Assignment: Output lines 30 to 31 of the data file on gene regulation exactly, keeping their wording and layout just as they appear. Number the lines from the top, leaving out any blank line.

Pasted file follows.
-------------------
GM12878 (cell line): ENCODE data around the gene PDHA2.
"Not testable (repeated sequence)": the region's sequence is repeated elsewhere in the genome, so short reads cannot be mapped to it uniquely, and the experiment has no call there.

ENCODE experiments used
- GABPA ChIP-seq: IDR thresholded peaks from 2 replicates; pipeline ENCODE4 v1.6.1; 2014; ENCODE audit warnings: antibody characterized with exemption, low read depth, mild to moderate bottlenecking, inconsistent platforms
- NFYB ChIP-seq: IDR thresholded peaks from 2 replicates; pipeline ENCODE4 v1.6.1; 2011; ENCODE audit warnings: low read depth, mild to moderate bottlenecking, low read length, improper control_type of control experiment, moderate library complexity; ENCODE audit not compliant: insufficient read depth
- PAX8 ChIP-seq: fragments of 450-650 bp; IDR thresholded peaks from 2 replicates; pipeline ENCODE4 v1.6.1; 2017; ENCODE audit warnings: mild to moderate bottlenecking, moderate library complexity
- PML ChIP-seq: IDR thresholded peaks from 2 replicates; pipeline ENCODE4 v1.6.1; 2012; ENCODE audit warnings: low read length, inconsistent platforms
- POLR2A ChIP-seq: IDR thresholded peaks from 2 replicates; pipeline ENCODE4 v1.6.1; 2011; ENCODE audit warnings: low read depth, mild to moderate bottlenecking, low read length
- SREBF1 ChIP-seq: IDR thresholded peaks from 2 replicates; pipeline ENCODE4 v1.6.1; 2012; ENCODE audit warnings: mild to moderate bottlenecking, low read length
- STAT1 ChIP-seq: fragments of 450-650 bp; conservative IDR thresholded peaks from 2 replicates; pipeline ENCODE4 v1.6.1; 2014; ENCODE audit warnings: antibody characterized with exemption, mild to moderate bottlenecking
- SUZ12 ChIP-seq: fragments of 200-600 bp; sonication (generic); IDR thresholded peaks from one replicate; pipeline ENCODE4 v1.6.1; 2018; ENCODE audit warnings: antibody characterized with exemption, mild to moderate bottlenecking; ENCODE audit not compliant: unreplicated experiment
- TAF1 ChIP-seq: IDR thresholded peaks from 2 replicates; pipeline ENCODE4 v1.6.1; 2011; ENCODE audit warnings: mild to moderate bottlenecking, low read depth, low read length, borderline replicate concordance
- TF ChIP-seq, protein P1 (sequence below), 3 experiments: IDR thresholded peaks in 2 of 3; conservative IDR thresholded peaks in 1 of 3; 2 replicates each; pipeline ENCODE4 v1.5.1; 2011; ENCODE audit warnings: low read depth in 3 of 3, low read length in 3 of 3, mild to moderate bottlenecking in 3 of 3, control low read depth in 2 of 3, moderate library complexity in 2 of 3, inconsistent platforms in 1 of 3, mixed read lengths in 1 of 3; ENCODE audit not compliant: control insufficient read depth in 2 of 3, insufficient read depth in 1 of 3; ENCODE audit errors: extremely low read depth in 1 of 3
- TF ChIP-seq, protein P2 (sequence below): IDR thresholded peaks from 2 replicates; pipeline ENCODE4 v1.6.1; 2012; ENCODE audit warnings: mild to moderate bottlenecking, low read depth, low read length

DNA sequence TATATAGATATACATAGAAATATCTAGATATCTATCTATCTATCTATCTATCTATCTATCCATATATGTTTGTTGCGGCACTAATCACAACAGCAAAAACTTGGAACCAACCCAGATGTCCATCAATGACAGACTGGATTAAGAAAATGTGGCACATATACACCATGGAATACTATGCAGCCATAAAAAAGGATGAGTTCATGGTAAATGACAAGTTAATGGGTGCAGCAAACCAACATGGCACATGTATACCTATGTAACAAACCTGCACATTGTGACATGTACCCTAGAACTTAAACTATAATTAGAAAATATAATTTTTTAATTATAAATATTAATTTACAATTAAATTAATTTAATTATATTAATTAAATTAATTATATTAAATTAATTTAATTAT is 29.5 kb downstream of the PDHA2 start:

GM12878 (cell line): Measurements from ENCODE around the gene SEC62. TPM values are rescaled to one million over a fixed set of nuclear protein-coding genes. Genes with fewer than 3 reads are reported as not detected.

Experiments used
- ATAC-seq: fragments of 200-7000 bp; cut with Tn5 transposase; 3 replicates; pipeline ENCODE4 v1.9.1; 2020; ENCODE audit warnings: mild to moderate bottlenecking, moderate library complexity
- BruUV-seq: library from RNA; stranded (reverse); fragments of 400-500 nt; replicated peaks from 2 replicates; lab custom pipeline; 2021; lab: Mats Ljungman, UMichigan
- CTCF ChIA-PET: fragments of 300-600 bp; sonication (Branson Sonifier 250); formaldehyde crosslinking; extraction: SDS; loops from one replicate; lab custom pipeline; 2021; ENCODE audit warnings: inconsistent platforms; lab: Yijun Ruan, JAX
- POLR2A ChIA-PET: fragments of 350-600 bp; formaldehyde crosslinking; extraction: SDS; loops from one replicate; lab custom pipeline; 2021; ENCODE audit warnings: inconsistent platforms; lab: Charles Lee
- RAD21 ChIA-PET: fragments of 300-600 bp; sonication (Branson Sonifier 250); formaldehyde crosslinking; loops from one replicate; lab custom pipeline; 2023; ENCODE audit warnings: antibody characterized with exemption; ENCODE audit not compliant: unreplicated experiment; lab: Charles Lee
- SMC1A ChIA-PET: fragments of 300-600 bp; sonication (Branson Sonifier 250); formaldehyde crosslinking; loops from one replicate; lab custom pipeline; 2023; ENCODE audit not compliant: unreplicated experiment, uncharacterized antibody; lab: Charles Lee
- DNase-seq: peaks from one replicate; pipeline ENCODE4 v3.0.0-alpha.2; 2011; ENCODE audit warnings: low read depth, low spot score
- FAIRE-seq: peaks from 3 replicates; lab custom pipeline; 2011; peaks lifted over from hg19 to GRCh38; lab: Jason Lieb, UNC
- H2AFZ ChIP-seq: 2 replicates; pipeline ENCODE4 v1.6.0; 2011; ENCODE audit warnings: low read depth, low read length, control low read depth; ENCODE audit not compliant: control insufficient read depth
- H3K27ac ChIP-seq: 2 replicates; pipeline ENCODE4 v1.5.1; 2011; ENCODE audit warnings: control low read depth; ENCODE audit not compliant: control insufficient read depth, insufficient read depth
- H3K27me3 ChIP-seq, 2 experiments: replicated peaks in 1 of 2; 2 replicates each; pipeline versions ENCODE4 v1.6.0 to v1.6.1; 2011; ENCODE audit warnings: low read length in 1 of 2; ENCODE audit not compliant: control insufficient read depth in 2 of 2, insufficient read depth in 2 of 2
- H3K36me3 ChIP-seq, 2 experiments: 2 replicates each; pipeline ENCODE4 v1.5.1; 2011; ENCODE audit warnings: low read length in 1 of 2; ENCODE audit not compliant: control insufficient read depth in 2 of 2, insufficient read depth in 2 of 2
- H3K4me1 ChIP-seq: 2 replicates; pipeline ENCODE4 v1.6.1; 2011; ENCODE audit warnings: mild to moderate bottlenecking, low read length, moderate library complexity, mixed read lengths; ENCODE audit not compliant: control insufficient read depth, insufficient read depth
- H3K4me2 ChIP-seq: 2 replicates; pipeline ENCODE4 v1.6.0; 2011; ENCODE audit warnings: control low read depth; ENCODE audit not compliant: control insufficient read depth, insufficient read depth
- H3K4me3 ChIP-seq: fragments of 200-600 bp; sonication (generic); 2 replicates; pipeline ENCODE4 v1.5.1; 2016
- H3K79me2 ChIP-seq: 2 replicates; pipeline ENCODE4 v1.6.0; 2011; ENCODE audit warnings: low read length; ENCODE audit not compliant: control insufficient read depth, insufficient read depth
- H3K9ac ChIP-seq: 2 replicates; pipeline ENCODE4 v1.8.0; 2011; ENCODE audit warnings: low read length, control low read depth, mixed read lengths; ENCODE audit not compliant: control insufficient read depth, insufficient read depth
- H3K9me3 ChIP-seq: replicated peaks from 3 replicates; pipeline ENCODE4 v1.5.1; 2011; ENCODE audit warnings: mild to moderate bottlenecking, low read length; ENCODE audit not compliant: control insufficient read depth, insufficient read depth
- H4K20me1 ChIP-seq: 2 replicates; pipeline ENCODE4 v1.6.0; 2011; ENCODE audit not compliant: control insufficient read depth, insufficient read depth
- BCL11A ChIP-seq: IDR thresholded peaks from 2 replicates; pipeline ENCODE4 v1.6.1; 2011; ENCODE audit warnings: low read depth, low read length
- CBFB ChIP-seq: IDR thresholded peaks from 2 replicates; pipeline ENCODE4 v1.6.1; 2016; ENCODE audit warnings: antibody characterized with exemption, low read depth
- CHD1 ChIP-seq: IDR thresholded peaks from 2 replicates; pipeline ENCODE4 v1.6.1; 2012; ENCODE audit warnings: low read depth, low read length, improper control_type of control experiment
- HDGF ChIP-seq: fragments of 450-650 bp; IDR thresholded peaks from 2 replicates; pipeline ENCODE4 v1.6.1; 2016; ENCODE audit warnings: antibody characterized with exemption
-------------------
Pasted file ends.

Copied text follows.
- H3K4me1 ChIP-seq: 2 replicates; pipeline ENCODE4 v1.6.1; 2011; ENCODE audit warnings: mild to moderate bottlenecking, low read length, moderate library complexity, mixed read lengths; ENCODE audit not compliant: control insufficient read depth, insufficient read depth
- H3K4me2 ChIP-seq: 2 replicates; pipeline ENCODE4 v1.6.0; 2011; ENCODE audit warnings: control low read depth; ENCODE audit not compliant: control insufficient read depth, insufficient read depth